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8th February 2018, 12:00 AM  #1 
diyAudio Member
Join Date: Apr 2010

Can someone explain damping factor
I understand that it increases as GNFB increases. But how would one determine how much is needed. I have very efficient older JBL's with the 15" D130 LF drivers in smallish vented cabinets. Would these need more or less DF? I haven't done the calcs, but I believe that I am running about 15db of GNFB.

8th February 2018, 12:23 AM  #2 
diyAudio Member
Join Date: Feb 2004
Location: Hamilton, ON

Damping factor is defined by speaker impedance divided by amplifier output impedance. Since amplifier impedance is reduced when feedback is used damping factor increases. Damping factors over 15 or twenty is pretty much overkill. Almost all solid state amps meet this so i wouldn't sweat it.

8th February 2018, 12:36 AM  #3 
frugalphile(tm)
diyAudio Moderator

DF ~ 1/(output impedance)
Ideal output impedance is very much part of the amplifier/cable/speaker system. If the speaker has high mechanical damping higher output impedances are likely better, and underdamped speaker benefits from low output impedance. dave
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8th February 2018, 01:04 AM  #4 
diyAudio Member
Join Date: Jan 2017
Location: Melbourne

Some confusion about definition?
What about Damping factor  Wikipedia?
More importantly, why do we have to worry about this? Does a poor damping factor affect the sound quality or the amplifier stability? Regards ... 
8th February 2018, 01:17 AM  #5 
frugalphile(tm)
diyAudio Moderator

The Wikipedea definition only adds in the speaker impedance. Since that is far from flat the actual damping factor is a curve. The spec — useless IMHO — is typically grabbed at 1kHz and 8 ohms.
Whether high or low output impedance (or in between) is good is directly related to the speake rthat is being used with the amplifier. dave
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8th February 2018, 01:18 AM  #6 
diyAudio Member

If your driver has Re= 1 Ohm and your Damping factor is 15 then you can expect frequency response abnormalities. Why? Because the output impedance = 1/15 ~ 0.7 Ohms is on the order of the driver impedance. The amp and driver appear in series, and act like a voltage divider.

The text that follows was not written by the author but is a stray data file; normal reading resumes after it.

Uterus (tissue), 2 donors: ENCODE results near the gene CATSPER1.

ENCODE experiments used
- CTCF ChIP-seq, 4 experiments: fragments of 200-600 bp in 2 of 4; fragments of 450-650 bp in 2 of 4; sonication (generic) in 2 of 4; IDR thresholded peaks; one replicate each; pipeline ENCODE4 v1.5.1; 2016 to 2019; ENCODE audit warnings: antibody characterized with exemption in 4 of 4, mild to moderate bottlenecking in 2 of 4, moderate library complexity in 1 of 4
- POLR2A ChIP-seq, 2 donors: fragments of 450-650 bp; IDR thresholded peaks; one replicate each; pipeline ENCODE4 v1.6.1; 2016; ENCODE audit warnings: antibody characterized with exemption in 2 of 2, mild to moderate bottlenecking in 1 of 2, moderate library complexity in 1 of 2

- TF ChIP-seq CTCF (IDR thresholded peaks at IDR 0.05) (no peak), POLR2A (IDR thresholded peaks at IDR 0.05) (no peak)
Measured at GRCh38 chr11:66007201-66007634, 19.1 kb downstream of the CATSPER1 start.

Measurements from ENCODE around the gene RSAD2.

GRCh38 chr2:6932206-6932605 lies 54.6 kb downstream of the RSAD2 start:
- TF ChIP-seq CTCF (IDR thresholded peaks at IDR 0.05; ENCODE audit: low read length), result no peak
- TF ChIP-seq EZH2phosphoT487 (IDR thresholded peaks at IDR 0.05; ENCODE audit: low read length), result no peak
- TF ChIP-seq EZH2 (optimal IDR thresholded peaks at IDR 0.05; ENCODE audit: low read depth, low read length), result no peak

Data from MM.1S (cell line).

I would assert that even with an 8 Ohm driver, if your damping factor is only 15 then you are still disturbing the frequency response by a little bit, but over a wide range of frequency. Is this then something terrible that must be avoided? Not necessarily. You just need to know what will happen when the amplifer's output impedance is in series with the load (the loudspeaker or driver). Remember, the driver presents a complex load to the amp. This load has an impedance magnitude that has one or more HUGE peaks unless the designer specifically added components to reduce this. Take a driver sans crossover. It might have Re=8 Ohms, but near the resonance frequency the impedance might be over 100 Ohms. At high frequency (depending on inductance) the impedance might slowly climb up to several tens of Ohms. The impedance is very "up and down". When you put this varying load in series with the amp's output impedance, and the amp's output impedance is not very small, what happens is that LESS POWER is delivered into the load when the load impedance is relatively LOW. Conversely, FULL POWER is delivered into the load when the load impedance is relatively HIGH. The difference between HIGH and LOW power in this case is the ratio of the amp's output impedance and the driver impedance as a function of frequency. Most of the time this is no big deal. It is only with tube amps (generalizing here) that this becomes an issue. Why? Because they often have noninsignificant output impedance WRT the driver. This essentially causes an "EQing" of the driver's output following the inverse of it's impedance curve. Some people actually like it, because it tends to accent low frequencies around resonance, and high frequencies where the impedance is rising. This just happens to "fix" some problems with some types of full range drivers. But in general it is not something good, because it is difficult to "control" from speaker to speaker, driver to driver, and amplifier designs will "sound" different if they have different output impedance. You are at the mercy of the impedance curve, or must implement lots of impedance compensation in your passive crossover. Using a very low output impedance amplifier (e.g. damping factor > 100) tends to take any concerns of this type completely out of the equation. Typically this means a solid state output stage. Last edited by CharlieLaub; 8th February 2018 at 01:21 AM.